Good regulations prevent scandal


and stop Washington lawmakers from having a talking point. Since its launch, New Jersey has not experienced one problem. However, the industry should


monitor the proposed September 2019 legislation from Senators Chuck Shumer (D-NY) and Mitt Romney (R-UT). Although the Supreme Court’s May 2018 decision struck down PASPA, its language did not ban future federal regulation that could create a national framework. Shumer and Romney’s


predecessor, Senator Orrin Hatch (R-UT) proposed the Sports Wagering Market Integrity Act last December. In an outgoing Congress, it went nowhere, but industry leaders must oppose a second push and passage.  Do not let legislators sabotage the program with high taxes. The smart ones will set reasonable rates and practical licensing fees because of sports betting’s small profit margins. Christie called neighboring Pennsylvania a “rolling dumpster fire” and tax disaster. Their high rate burdens many operators entering the Pennsylvania market.  Make mobile a critical component. Christie said, “...on Saturday and Sunday, hundreds of people drive from Pennsylvania into New Jersey, sit at our mobile stops and make their football wagers on their mobile phones.” Also, young people carry little cash,


expecting an easy transfer of money between accounts using mobile technology. Christie’s son and his friends, who live in New York City, take


the train into New Jersey for weekly football games.  Partner with existing land casinos like New Jersey did with its internet gaming program. That will add credibility and ensure public confidence.  Expedite convenient account registration to transmit information and funds. People want to receive their winnings without traveling to the casino.  Capitalize on consumers’ desires to participate in what Christie calls a recession-proof activity. Easier betting will help average people determine their own budgets.  Introduce an in-game, real-time betting ability. Being actively involved as the game’s activity continues only adds interest and drives revenue increases.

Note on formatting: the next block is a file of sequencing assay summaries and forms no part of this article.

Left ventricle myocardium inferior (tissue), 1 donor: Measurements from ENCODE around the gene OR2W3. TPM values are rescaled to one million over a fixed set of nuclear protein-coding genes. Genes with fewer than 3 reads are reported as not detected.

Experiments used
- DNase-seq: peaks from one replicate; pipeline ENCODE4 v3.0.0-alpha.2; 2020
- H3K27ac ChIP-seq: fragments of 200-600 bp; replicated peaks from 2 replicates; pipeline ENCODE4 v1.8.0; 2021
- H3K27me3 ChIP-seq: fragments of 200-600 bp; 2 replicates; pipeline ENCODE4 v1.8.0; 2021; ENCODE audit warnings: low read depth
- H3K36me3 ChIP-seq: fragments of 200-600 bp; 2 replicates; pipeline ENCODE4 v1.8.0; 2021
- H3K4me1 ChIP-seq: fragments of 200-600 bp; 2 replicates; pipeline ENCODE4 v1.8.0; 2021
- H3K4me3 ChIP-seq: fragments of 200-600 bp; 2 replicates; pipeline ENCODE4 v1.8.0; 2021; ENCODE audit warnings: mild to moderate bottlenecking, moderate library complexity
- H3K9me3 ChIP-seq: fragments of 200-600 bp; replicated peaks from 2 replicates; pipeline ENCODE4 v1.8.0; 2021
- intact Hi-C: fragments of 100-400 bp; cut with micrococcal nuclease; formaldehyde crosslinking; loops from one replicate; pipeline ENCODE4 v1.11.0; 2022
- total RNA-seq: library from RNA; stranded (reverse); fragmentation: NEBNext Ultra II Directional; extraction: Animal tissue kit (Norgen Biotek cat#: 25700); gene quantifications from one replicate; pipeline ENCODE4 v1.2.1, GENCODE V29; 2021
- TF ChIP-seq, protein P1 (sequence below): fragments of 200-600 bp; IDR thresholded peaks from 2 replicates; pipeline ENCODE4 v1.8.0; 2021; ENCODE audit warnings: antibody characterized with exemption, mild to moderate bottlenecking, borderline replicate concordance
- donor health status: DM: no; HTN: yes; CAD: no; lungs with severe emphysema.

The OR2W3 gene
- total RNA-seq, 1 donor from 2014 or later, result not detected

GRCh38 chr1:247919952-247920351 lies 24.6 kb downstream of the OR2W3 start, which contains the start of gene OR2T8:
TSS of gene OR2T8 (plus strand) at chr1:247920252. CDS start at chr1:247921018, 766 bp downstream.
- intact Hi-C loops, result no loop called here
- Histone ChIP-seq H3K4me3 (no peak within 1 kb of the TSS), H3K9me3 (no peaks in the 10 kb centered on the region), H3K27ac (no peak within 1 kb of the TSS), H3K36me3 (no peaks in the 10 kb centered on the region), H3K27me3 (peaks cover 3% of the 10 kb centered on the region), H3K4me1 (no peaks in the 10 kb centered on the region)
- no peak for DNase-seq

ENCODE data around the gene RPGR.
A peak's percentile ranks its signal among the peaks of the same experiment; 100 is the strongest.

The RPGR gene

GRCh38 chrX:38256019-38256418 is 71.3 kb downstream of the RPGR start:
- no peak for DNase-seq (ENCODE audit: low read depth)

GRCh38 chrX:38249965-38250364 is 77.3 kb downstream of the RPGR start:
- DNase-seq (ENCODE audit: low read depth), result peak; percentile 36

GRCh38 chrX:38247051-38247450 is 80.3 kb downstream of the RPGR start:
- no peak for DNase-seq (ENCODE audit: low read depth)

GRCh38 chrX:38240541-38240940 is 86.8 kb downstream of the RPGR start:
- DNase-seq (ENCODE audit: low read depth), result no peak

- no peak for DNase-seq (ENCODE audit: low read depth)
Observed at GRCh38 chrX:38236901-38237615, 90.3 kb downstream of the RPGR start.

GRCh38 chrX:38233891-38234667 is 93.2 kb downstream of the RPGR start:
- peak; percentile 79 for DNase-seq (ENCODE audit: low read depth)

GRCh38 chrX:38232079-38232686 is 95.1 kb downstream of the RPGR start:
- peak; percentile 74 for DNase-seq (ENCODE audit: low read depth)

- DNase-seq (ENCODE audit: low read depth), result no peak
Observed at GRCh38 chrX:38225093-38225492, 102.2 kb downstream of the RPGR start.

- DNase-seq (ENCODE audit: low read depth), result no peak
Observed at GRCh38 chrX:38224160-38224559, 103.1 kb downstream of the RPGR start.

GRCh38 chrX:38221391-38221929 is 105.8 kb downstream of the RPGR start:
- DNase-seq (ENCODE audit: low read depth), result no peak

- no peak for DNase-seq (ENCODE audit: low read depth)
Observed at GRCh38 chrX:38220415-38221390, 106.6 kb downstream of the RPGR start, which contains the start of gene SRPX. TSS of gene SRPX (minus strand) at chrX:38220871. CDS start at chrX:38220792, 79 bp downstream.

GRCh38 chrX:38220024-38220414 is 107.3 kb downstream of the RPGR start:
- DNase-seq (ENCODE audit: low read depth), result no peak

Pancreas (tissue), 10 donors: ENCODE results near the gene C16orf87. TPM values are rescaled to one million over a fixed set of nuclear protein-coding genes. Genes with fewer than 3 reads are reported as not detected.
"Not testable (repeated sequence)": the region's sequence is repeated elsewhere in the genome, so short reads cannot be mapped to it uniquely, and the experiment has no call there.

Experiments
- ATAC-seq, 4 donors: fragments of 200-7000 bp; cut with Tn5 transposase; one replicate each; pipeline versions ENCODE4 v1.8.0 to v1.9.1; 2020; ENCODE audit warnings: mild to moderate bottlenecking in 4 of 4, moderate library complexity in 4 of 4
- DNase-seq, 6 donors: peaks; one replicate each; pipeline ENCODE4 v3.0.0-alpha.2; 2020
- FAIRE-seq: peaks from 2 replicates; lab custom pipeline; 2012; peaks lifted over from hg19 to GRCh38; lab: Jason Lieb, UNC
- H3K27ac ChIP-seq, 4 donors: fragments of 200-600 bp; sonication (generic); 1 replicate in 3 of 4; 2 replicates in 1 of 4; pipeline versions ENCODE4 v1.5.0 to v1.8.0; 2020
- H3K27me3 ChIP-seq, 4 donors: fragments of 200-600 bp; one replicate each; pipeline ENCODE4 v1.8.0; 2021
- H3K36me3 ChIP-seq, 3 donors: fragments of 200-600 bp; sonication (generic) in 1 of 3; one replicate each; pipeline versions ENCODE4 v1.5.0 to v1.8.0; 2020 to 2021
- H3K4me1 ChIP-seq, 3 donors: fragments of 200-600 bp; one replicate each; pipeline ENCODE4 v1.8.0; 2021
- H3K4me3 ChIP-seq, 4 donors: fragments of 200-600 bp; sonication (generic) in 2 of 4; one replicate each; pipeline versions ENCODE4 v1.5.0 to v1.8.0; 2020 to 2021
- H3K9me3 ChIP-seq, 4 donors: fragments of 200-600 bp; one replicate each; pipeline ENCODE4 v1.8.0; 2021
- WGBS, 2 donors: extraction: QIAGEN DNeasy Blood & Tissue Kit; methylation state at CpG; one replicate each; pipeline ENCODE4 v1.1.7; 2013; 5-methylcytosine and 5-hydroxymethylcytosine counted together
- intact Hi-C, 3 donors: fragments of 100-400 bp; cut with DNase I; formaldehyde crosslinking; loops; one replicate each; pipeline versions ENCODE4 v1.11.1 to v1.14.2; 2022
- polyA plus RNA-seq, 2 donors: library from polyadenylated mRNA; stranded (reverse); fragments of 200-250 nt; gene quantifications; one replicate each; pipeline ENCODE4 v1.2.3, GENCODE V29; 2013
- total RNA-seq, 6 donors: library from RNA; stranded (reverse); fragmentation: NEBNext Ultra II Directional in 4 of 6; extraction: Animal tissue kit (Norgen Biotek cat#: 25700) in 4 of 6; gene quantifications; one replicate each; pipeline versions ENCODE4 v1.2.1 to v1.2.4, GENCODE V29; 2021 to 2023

Christie stands firm on rejecting integrity and royalty fees. He said, “I’m willing to pay the leagues exactly what Nevada has for the past 70 years... zero. They have operated without problems. Any state giving in to integrity fees is giving in to extortion.” Rights fees are only tolerable when


part of a normal business operation, but no government fees are acceptable. Christie urged leagues to sell something that consumers deem valuable the “right way.” During the final Q & A period, NIGA Chairman and National Spokesperson Ernie Stevens praised Christie’s leadership in the fight. He congratulated Christie for helping to offer another potential opportunity for tribal growth and prosperity.


he Merkur Gaming focus at G2E was on a brand new linked Progressive Jackpot, Treasure Link, and also a never-before-